Some readjustment in US policy after the Barack Obama administration was expected and potentially useful. Both Israel and Saudi Arabia felt that the US had slighted their interests in negotiating the Joint Comprehensive Plan of Action (JCPOA), which placed curbs on Iran’s nuclear program but did not address Iran’s military and political intervention in Arab states.

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  • Iranian Crackdown on Corruption May Only Be Superficial

    Since the 1979 revolution, Azadi Square has been the beating heart for major demonstrations in Iran’s capital. So when the Iranian judiciary announced on September 24 that “financial corruptors” would be hung in the square—a first—it was seen as a dire warning to corrupt traders and government officials that they would be made an example of for the rest of the country.

    Weeks later on October 1, three men were sentenced to death for financial corruption. They included a gold dealer nicknamed the “sultan of coins” by Iranian media for collecting two tons worth of gold coins and selling them at inflated rates. The men are currently...

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  • Iran Can’t Fulfill Its Hopes of a Shia Corridor Without Iraq

    Since the Iranian regime seized power in 1979, its goal has been for Iran to become a regional power and to restore the Shias as the rulers of the Muslim world. A cornerstone of its strategy is to build and control a land corridor stretching from Iran to the Mediterranean Sea.

    To extend its power and influence, Iran arms and supports proxies such as Hezbollah in Lebanon, Hamas and Islamic Jihad in the Gaza Strip, Houthi rebels in Yemen, as well as Shia militias in Iraq and Syria.

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  • Sanctions or Liquidity—Which One Is More Dangerous for Iran’s Economy?

    The Iranian rial was traded at 150,000 against the US dollar on October 2, indicating a 12 percent appreciation in just one day. Bonbast, a website which tracks free market rates in Iran, stopped posting rates for the day, while state news agencies reported that the free market rial value kept appreciating as high as 80,000 rials.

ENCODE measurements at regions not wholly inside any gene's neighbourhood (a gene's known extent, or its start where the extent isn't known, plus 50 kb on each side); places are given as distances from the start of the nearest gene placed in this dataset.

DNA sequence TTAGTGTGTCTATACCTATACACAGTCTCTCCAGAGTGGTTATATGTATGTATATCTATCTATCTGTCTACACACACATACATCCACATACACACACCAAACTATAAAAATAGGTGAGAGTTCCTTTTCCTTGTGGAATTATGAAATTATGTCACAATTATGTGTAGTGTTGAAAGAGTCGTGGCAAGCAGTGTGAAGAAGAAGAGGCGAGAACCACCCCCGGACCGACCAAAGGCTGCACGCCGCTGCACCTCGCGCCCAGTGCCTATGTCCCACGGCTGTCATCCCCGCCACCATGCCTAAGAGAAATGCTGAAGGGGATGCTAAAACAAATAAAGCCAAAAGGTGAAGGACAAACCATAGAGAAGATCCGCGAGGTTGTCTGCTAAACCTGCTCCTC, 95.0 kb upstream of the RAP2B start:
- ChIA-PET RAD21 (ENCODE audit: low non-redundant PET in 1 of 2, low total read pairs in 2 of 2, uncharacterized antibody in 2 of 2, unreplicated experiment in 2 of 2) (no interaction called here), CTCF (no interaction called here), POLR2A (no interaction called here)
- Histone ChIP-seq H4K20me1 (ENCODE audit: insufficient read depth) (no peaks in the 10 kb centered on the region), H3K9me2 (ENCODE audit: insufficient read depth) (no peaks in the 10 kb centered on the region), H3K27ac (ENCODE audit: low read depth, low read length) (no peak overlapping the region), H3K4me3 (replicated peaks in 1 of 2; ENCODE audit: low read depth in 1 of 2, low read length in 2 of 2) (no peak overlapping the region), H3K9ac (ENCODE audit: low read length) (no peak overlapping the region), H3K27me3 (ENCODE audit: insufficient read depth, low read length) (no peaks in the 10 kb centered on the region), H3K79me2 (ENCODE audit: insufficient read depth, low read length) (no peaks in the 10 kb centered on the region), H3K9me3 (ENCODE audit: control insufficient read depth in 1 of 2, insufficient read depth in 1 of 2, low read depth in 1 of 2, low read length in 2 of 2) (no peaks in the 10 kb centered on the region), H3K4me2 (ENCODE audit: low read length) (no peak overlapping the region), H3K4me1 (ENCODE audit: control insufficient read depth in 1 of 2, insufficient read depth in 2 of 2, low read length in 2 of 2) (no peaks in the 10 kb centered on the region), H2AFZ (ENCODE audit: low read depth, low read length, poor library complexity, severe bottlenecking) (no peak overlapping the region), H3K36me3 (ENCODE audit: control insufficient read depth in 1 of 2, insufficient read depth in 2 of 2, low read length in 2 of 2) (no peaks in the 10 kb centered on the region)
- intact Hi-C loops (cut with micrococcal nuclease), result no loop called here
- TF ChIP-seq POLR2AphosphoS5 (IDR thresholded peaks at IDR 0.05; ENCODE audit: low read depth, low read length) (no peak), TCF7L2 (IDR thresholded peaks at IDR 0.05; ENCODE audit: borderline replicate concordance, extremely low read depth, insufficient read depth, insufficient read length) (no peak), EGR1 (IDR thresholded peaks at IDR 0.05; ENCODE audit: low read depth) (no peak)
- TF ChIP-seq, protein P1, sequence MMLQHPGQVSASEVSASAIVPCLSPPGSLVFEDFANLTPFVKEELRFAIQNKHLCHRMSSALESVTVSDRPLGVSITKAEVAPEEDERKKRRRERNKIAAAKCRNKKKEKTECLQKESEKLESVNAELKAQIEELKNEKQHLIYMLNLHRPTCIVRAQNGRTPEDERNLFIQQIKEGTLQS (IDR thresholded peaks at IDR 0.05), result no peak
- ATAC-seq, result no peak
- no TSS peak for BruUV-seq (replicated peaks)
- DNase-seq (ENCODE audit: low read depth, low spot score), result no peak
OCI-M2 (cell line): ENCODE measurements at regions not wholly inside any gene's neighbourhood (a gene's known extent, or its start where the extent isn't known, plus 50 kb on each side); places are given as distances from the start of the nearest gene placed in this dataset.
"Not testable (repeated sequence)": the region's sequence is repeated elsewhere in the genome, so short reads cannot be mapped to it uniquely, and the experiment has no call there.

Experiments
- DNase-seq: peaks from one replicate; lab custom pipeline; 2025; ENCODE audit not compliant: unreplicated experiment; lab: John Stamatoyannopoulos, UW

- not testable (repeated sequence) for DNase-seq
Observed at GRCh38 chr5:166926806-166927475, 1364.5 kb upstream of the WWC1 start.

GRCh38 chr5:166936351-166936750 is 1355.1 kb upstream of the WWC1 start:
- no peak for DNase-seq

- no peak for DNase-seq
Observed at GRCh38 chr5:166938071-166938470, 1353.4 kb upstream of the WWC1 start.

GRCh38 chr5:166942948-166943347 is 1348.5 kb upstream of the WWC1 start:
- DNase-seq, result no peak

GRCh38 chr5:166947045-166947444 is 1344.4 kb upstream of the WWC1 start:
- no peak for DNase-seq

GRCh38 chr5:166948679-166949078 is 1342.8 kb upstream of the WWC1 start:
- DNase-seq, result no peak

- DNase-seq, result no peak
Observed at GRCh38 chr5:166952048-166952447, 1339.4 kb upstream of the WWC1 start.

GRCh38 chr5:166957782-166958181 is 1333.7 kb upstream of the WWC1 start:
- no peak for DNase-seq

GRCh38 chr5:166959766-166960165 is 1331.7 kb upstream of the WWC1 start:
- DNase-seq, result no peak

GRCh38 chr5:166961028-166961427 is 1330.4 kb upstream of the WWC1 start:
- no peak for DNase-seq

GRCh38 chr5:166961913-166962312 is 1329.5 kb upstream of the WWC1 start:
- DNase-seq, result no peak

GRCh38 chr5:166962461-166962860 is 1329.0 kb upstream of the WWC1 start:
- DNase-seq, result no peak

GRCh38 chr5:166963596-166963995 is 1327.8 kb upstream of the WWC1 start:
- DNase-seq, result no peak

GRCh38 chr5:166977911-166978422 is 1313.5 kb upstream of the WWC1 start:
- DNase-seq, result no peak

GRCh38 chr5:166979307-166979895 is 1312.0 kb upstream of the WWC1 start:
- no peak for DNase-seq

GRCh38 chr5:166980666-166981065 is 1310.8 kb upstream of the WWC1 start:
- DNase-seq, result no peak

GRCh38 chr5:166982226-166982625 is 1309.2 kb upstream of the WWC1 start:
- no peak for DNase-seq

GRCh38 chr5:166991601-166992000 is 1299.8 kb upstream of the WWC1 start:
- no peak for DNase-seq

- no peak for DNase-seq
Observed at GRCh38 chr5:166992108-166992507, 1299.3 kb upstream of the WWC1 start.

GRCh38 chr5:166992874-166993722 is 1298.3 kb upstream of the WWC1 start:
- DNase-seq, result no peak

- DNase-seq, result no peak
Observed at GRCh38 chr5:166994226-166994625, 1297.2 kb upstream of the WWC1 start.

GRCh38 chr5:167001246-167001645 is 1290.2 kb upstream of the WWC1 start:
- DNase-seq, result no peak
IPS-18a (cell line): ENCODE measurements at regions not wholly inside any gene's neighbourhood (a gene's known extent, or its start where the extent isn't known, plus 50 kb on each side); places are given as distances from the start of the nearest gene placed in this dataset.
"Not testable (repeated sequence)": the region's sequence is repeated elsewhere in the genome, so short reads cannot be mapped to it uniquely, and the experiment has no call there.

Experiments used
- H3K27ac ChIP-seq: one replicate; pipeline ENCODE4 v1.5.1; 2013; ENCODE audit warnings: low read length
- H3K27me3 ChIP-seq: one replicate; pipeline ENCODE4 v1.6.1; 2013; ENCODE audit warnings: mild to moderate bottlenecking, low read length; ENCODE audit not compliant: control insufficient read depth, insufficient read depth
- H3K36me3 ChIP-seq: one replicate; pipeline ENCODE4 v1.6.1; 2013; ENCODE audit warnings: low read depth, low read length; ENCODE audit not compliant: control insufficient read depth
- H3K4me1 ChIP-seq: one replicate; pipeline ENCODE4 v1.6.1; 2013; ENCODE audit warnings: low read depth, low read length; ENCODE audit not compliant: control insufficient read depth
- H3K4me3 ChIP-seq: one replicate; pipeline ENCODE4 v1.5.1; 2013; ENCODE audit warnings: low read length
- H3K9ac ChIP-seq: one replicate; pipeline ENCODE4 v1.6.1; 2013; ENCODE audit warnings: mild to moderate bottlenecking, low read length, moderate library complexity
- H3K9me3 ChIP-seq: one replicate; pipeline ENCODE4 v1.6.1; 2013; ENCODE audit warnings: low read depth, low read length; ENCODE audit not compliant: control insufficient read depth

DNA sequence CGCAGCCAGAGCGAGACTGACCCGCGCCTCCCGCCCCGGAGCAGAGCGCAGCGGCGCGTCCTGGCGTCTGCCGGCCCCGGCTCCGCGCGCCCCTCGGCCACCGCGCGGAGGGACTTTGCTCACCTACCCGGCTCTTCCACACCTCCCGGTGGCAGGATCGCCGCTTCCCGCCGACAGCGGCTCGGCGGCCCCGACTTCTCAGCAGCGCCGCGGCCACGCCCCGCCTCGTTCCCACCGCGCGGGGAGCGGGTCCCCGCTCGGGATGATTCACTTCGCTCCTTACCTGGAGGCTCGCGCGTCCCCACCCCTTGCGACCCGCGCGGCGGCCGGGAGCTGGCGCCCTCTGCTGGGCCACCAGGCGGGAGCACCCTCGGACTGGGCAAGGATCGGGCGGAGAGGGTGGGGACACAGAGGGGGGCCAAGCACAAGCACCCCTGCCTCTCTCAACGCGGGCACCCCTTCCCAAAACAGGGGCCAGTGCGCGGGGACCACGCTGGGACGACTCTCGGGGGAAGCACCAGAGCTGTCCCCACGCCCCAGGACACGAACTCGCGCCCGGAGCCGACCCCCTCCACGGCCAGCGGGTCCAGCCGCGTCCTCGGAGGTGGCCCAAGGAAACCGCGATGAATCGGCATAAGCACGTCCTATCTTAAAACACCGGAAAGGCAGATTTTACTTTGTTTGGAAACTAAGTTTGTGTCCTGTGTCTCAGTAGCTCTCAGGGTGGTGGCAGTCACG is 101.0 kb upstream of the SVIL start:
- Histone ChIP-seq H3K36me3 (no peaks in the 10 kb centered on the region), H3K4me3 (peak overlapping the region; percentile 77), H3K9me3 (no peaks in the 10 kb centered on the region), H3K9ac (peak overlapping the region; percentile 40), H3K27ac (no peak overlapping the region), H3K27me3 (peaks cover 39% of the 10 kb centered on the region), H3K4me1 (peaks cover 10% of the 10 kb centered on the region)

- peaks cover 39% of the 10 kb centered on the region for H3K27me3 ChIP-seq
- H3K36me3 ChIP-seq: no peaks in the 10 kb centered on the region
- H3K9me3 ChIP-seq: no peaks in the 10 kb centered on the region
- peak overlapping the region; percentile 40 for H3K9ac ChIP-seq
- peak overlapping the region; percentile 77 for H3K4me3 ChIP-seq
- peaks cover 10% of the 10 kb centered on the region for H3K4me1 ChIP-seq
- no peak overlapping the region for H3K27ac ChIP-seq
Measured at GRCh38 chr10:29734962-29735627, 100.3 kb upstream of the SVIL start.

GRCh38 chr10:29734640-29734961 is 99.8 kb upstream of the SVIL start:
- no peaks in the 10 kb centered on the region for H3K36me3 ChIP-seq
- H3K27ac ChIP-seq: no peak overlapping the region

The surprising trend of the rial recovery continued until Shargh Daily reported on October 4 about the re-emergence of a multi-tier foreign exchange market. This included an official rate of 42,000 rials, a secondary market rate of 90,000 rials, a Central Bank-enforced rate of 95,000 rials—which banks and currency exchange offices use to buy foreign currency from Iranians standing in queues—and a free market rate of about 145,000 rials.

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  • How Iran and the Gulf Arab States Can Start a Dialogue Again

    It’s hard to overstate the regional impact of the rivalry between Iran and several Gulf Arab states—most notably Saudi Arabia and the United Arab Emirates—bordering in recent years on enmity.

    While these countries haven’t come close to direct warfare, tensions have impacted many regional conflicts in the Middle East including in Syria, Yemen, and Iraq, and festering instability in countries like Lebanon, Bahrain, and even among the Palestinians.

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  • The Hidden Message of Iran’s Syria Strikes: A View From Israel

    An unusual strategic event took place this week in the Middle East. For the second time in over a year, Iran fired ballistic missiles on targets in Syria, a country that borders Israel.

    Israeli Prime Minister Benjamin Netanyahu, who never misses an opportunity to respond in the strongest terms—usually within hours—to any Iranian testing of its ballistic missile capabilities, chose a relatively muted response.